I know, it’s the middle of July, and where I am it’s the middle of summer. Despite that, I’m doing a post with pictures of winter bustle dresses. The main reason is that I got new shoes! American Duchess was having a sale, and I couldn’t resist, and I got the Victoria carriage boots. They’re black winter boots with bows in the front, and I really love them. It’s quite difficult to find proper warm winter boots that look good underneath a skirt, so I splurged, and suspect I’ll wear them quite a bit out of costume as well!
Of course, having Victorian winter boots got me dreaming about wool and fur bustle dresses. So now I want to make one. I have a lot of fabric for other planned projects though, so who knows if and when that’ll happen, but until then, inspiration pictures!
Let’s start with some early bustle beauties.
There are also some beautiful examples from the 1880’s.
Aside from these colored plates, I also found some black-white examples. I particularly love all the braiding on the first one.
How do you differentiate the 1870s bustle style from the later replay in the 1880s?
There are some small differences, although I have to say it’s easier to determine with fashion plates than with actual dresses, as plates all copy the same ideal figure. Generally speaking though; ’70s has a higher waist, and the bustle flares out from a bit higher. You see more trains (almost always) in the ’70’s than in the ’80s (only very formal gowns), the skirt shapes in the ’70s are mostly symmetrical while in the ’80s asymmetrical became more popular and the ’70s dresses are generally more heavily trimmed. And in the ’70s you have more width in the skirt hem. It still stands out a bit more, getting wider towards the bottom (certainly in the back). In the ’80’s its more straight down from the bustle.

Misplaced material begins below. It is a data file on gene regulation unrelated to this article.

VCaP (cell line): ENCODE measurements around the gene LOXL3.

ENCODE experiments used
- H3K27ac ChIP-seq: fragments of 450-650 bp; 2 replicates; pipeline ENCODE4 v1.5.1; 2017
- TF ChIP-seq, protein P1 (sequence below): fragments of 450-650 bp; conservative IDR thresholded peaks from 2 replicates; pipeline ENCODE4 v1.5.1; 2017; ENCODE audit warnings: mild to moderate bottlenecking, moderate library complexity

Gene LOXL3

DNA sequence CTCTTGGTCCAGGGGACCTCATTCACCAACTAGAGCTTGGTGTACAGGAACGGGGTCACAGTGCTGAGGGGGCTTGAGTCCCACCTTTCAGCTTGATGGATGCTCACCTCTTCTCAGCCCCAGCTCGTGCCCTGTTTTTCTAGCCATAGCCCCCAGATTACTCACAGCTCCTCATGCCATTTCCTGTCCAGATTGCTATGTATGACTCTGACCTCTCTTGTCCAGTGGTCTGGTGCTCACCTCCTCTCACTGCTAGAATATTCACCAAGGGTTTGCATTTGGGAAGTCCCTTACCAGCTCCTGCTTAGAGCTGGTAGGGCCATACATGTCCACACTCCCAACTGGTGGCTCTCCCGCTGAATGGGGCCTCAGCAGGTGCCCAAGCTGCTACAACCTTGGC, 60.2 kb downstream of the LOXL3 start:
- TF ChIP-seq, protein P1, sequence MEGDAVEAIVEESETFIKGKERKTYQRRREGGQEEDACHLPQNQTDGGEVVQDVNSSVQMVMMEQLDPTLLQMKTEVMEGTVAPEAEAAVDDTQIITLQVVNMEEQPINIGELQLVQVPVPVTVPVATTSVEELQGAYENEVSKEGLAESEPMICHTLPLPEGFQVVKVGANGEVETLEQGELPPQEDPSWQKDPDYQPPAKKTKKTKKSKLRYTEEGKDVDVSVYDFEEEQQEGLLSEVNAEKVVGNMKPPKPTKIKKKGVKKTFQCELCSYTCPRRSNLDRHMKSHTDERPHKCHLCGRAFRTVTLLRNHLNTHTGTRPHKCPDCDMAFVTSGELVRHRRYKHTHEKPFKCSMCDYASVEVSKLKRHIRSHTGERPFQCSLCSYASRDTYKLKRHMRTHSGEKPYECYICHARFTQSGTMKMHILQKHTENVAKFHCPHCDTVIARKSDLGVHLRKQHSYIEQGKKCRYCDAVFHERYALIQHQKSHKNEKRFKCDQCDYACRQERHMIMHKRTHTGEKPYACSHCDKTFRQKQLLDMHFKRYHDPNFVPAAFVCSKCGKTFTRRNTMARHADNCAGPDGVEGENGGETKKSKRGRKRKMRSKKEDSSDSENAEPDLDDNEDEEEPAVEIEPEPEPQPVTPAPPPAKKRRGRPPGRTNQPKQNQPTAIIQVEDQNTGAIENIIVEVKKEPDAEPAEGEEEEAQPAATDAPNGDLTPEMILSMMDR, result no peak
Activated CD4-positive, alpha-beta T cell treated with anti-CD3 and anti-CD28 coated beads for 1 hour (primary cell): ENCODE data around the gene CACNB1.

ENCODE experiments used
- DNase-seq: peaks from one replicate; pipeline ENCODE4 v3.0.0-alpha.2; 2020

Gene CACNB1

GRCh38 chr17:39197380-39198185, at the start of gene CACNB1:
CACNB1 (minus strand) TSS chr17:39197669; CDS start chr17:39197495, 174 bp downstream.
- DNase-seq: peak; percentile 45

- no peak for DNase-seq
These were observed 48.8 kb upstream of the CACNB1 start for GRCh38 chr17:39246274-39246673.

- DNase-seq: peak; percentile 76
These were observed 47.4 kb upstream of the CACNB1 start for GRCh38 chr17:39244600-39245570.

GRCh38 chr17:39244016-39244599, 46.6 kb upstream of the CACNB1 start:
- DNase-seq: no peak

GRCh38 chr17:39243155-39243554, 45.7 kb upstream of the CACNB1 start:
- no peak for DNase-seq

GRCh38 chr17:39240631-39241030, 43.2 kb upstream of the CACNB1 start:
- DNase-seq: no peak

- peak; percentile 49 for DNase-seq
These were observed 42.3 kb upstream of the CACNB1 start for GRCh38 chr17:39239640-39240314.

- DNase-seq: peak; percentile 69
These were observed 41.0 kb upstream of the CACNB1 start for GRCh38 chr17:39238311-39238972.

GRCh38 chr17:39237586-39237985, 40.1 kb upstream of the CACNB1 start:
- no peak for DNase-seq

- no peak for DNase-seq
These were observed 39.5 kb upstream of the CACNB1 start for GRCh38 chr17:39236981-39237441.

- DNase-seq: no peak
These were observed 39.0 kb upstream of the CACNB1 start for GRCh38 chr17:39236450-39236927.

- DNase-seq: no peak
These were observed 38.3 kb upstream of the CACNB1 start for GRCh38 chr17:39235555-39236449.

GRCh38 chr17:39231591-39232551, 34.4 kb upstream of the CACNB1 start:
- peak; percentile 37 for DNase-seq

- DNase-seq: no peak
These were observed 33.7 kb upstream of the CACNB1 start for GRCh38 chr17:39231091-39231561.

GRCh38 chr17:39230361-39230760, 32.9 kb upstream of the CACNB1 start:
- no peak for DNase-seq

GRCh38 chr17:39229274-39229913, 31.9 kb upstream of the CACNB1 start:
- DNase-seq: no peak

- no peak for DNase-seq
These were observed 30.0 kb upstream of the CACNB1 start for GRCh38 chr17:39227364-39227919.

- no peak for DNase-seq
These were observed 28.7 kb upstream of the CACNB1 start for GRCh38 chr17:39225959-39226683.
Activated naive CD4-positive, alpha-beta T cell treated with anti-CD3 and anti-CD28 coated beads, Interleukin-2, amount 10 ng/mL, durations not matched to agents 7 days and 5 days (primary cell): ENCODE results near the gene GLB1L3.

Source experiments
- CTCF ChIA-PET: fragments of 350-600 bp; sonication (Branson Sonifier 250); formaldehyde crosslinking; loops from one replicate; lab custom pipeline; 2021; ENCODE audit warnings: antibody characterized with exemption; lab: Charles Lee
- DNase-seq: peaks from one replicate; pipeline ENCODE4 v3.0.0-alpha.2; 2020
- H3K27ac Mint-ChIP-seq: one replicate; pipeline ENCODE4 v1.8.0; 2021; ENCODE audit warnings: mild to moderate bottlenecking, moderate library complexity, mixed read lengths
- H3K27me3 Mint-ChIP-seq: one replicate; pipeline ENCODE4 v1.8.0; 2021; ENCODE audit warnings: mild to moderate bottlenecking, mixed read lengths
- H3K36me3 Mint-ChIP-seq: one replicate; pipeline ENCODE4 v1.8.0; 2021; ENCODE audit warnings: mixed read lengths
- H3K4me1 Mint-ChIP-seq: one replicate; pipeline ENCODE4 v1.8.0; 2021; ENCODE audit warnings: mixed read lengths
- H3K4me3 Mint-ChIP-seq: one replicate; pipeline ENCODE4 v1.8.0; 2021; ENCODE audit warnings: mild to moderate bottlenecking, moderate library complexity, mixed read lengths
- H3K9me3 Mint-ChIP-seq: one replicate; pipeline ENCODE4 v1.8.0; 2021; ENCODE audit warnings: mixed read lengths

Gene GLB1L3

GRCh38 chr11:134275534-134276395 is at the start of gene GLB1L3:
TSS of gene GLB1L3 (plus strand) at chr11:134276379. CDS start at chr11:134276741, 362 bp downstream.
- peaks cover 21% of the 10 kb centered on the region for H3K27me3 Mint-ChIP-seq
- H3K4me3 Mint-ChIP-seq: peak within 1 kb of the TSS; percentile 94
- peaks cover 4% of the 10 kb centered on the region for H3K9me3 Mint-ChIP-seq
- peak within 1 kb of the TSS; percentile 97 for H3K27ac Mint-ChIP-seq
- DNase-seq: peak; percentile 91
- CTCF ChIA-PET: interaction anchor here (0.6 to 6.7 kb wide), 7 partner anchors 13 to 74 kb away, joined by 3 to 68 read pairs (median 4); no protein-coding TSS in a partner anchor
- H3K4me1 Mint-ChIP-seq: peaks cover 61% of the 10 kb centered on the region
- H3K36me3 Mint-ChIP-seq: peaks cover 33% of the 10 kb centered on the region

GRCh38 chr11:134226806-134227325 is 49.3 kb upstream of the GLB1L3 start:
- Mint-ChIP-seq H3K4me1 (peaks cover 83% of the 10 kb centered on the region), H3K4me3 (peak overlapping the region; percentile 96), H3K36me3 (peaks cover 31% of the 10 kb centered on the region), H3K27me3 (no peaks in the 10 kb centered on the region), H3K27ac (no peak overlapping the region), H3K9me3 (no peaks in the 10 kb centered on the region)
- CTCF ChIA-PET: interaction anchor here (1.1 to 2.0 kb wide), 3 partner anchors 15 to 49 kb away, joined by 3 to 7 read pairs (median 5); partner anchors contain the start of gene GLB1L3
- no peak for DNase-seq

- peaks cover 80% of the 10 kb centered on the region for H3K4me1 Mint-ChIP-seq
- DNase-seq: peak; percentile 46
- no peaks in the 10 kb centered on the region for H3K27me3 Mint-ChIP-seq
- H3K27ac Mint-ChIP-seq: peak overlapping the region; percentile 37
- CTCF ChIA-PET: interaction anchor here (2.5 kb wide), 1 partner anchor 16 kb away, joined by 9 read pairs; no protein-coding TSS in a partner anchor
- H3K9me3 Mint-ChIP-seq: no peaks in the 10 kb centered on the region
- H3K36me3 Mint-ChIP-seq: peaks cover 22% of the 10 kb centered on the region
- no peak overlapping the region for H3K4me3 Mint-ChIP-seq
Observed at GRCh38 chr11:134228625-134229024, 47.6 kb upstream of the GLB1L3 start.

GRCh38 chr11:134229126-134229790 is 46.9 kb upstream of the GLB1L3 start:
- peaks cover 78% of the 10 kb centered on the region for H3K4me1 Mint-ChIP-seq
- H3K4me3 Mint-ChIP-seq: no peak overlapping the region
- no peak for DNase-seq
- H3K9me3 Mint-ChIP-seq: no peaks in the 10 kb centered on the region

This is also a good article 🙂
So tempting. I recognized the green/teal gown in the last of the 1870s plates, as Izabela from Prior Attire made a version of it (https://adamselindisdress.blog/2014/10/28/february-dress-1876/) a few years back.
I’ve seen it yes! Such a beautiful reproduction.
I want all of these fur trimmed ensembles! How (or where?) I would wear them all I don’t know… but I want them! I, too, have the carriage boots and love them with modern skirts for winter. They are comfy, warm, and cute!
Occasions to wear are not always relevant in what to make ;). We do actually have a couple of events in winter which might be appropriate, so it’s tempting.
Oh I hope you give in to temptation so we can see one of these in action! 🙂
It’s like you’ve read my mind! I have a post queued for next week with winter fashion plates (which is totally appropriate now that half my country is buried in snow right now thanks to a big storm…)
I recently made a faux fur muff and absolutely love it – I’ve also been toying with the idea or using the leftover fur to trim an overskirt or making detachable cuffs for one of my bodices…
Fur just adds such an element of elegance and luxury doesn’t it? (I would only ever use faux though =)
I’ll keep an eye out for your post! I also made a muff in the past for a regency ensemble and it was great for a cold winter event. And the fur really does provide the finishing touch to make a really wintery dress, though I’m with you on the faux thing :).